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We’re based in Woodstock, Ontario, but our Clients trust us to keep their website updated and current from wherever we are to wherever they are.

That’s why our websites aren’t products; They’re a service.

Our core focus is on designing websites that fit the changing and evolving needs of our clients. Clients have the option to make their own changes, or if making their own changes won’t fit into their schedule, our service plan offers regular updates, plus the peace of mind that their site is being backed up monthly, has regular security scans and is being monitored for maximum up time.

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The world is evolving. So should your website:



Custom Website Designs

Customized Designs

Starting with a library of over 2oo templates, we narrow down what’s right for you.  This gives us a framework for of what your website will look like.  Then, we customize it for you!

Wordpress Website Updates

Ongoing Updates

Your website is only as relevant as the information on it.  Our service-based approach means you’ll get regular updates to your website included in your service package without any additional costs!

Mobile Websites

Mobile Optimized

With almost half of all website visitors using mobile devices, you can’t afford to have a website that only suits desktop.  All service packages include Mobile Optimized sites.

Ready to Get Fresh?

To be sure we’re offering you the services you need to accomplish your online marketing goals, we offer each client a complimentary consultation before recommending a website service package.

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If you’re tired of your outdated website or starting a new business and want to keep upfront costs low, but impact high, request a complimentary consultation today!

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Selling your business? You need a website!

“Our Business is doing great without a website, so why should we invest in having a website?” We’re seeing this quite often right now.  You’re a baby-boomer who owns a business; maybe something passed on by your parents or something you built with your own sweat equity.  You’re looking to retire in the next 5-10 years, and not sure how website would add value to your business.   Remember, the value that you create between now and when you sell your business will help you negotiate the best price, and determine what financial freedom you’ll have in retirement. You’ve probably thought about getting a website, but at the same time, why not just let the next guy take care of it?  This way it’ll be built they way he or she wants it, rather than having to change it from how you build it now.  Some of these ideas sound like they make perfect sense, but take a moment to consider what they sound like from your future business buyer’s perspective.   Consider the buyer who will acquire your business like someone looking for their first home: Remember, your future buyer will quite possibly be young, early in his or her career and ready to create their own legacy.  Maybe they’ve worked in your industry for a few years and are ready to make a name for themselves.  If they are only a few years out of college, they’re tied to their phone, they use google, not a phone book if they need to find a phone number, and they’re going to research your potential competition online.   Buying your business is to them very...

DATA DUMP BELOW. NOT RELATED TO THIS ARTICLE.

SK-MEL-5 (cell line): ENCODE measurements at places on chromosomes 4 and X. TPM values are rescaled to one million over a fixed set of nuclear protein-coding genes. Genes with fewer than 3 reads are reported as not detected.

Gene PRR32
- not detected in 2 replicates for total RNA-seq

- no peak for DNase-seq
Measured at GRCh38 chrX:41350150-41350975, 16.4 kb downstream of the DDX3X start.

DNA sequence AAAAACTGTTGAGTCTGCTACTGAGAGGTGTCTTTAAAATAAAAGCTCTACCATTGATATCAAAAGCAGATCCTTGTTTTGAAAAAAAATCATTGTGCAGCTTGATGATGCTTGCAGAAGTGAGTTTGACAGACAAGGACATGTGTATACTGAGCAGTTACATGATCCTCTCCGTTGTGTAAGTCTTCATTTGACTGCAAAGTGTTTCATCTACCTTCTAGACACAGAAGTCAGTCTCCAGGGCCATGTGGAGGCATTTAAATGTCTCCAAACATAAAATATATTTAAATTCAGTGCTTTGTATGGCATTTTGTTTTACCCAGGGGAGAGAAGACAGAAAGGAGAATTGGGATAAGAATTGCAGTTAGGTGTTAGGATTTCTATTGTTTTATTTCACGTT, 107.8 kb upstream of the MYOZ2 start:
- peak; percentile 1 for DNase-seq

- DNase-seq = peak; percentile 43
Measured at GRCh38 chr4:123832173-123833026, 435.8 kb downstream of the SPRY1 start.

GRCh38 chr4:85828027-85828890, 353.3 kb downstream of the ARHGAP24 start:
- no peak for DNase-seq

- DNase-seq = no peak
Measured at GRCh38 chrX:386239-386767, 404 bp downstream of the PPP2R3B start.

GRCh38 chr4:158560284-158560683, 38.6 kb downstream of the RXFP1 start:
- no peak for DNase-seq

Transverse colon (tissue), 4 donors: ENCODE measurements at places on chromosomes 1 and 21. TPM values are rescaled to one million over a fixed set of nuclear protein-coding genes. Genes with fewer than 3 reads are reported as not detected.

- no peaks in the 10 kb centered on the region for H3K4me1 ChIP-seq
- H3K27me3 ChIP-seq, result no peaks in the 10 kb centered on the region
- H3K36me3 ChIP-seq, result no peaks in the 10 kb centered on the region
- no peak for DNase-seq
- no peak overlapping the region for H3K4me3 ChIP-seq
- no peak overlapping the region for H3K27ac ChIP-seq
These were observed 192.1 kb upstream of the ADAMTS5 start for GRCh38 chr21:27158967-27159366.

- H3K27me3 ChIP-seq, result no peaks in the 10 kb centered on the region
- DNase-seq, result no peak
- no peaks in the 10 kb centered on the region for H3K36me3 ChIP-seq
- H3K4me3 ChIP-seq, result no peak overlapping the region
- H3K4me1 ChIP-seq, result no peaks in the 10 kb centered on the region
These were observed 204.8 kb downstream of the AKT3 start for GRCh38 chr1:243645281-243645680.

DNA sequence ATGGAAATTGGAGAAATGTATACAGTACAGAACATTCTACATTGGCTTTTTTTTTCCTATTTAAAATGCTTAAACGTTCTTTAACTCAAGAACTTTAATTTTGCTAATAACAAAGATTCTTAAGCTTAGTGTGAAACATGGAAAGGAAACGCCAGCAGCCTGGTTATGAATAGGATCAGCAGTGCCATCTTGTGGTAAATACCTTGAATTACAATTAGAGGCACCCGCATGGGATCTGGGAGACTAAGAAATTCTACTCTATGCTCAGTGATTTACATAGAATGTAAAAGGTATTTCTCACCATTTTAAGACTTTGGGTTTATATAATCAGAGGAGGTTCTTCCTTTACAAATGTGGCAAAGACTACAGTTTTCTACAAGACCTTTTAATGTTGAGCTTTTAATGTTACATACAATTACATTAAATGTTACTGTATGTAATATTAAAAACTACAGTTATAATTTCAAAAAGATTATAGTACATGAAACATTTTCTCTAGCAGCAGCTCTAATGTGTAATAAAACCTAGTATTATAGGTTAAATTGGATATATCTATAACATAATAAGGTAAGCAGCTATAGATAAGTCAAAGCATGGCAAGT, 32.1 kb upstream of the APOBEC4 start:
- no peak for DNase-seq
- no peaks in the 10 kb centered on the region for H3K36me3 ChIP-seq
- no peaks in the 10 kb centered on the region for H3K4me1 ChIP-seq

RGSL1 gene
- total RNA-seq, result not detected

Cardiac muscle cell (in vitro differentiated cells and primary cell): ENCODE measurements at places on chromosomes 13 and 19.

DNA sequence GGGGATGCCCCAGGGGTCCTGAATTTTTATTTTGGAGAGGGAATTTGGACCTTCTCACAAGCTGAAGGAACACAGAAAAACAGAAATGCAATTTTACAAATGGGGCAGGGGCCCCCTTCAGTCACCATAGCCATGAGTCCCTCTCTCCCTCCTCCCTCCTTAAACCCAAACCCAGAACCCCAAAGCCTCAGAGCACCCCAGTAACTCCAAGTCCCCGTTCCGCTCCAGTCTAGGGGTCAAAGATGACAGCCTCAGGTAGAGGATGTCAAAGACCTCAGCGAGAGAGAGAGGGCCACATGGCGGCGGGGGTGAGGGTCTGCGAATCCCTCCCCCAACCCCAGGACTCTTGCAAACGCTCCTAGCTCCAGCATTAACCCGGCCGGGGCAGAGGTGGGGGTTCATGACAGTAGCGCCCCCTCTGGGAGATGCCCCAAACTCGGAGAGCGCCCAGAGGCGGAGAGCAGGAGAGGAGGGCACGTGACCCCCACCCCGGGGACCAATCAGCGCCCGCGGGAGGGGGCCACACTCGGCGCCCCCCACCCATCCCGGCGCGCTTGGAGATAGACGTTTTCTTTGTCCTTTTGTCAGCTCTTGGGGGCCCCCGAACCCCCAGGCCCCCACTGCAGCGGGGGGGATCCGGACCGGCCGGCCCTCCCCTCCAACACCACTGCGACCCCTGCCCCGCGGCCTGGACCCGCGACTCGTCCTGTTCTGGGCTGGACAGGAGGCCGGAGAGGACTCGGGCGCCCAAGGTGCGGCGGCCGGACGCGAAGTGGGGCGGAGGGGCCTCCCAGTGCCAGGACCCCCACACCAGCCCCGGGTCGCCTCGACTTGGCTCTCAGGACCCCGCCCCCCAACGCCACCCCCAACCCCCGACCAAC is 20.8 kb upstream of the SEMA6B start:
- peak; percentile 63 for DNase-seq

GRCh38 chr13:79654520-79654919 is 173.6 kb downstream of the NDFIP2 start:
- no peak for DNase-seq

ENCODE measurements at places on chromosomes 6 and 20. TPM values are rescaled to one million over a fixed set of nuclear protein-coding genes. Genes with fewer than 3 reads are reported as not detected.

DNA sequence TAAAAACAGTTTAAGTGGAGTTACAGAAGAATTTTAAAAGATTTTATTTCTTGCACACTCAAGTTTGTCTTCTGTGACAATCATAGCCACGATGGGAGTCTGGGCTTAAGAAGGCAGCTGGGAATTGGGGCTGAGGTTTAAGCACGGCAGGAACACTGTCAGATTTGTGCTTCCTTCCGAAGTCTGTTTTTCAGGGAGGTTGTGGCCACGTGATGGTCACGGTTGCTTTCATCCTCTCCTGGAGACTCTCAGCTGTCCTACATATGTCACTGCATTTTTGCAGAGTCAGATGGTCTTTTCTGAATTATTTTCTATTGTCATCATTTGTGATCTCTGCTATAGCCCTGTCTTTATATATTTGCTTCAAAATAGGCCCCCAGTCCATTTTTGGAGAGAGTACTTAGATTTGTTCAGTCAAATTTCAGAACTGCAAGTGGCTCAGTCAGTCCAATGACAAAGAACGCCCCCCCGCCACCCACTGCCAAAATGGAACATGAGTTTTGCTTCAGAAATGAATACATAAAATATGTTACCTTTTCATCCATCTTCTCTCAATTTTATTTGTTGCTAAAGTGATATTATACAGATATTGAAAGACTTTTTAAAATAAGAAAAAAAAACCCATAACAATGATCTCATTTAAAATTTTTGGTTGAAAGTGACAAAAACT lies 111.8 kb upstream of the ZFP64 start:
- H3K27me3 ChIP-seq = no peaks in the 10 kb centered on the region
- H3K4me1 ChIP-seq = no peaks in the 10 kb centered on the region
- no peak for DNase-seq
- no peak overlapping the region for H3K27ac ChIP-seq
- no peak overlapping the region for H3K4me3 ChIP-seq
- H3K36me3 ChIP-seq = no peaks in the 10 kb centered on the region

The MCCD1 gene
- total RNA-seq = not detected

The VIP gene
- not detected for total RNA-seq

Website Function Trends for 2015

Nothing is for sure, and there’s much more to be said about trending website designs in 2015, but here are 10 functions your website can’t do without in 2015! Blogging People check online not just to see what their friends are up to but also for information or inspiration. Check out CBC’s 103K twitter followers or HGTV’s 366K twitter followers, and while you may not be breaking national headlines with your business, you have something to say and information to share about why your products stand up against the competition or a new service being offered at your location. Rather than sending visitors somewhere else, create a blog and position yourself as an expert. (As a bonus, adding information to your blog provides Google more information to index about a specific topic on your website.) Not sure where to get started? Start by answering Frequently Asked Questions from your clients and categorize them by topic.   Clean, Minimalist Menus Though this isn’t practical in some situations, for the most part, people are attracted to spend time on a website that is clear and concise, not overbearing with information and menu options. Pick 5 to 6 headings for your website, and fit all of the other menu items within those headings. A helpful trick for this is to create a footer menu with information that needs to be on your website, but doesn’t need to be predominant like privacy policies, terms of service, admin logins and copyright information. This will keep your top menu uncluttered while still helping the visitor find the information they’re looking for.   Simplicity When Apple...

Why do websites get hacked?

Well, first off, I’m not a hacker, so the ideas here are just those; ideas.  In some ways, hackers are the graffiti artists of the online world – some do it for ‘art’, some do it to deface property, some do it to make a political statement, and depending on timing and location and the actual work itself, you can get a pretty good idea of what someone was trying to achieve.  Some hackers can actually make a living doing it by promoting themselves as ‘Online Marketers’ who can drive traffic to a particular website. What do you do when your website has been hacked? Contact us right away!  Time is important, since the hacker may have erased part of your site, all of your site, none of your site, these things we need to find out right away! Here are some of the most common symptoms that your website has been hacked: Home Page Redirects to another site: This is quite common to see a home page landing on an online hoping site of knock-off brand name products (ie. knock off coach purses, or Louis Vuitton products.)  The hacker is looking for a site with high traffic.  When someone types in your website address and gets automatically redirected to this other site, the hacker is trying to drive traffic to their online site, and knows they only have a short amount of time to do it, because once you visit your own site or a client calls to tell you what happened, the link is no longer valid and will get repaired.  The probable back story: The hacker has...

Does your business need a website?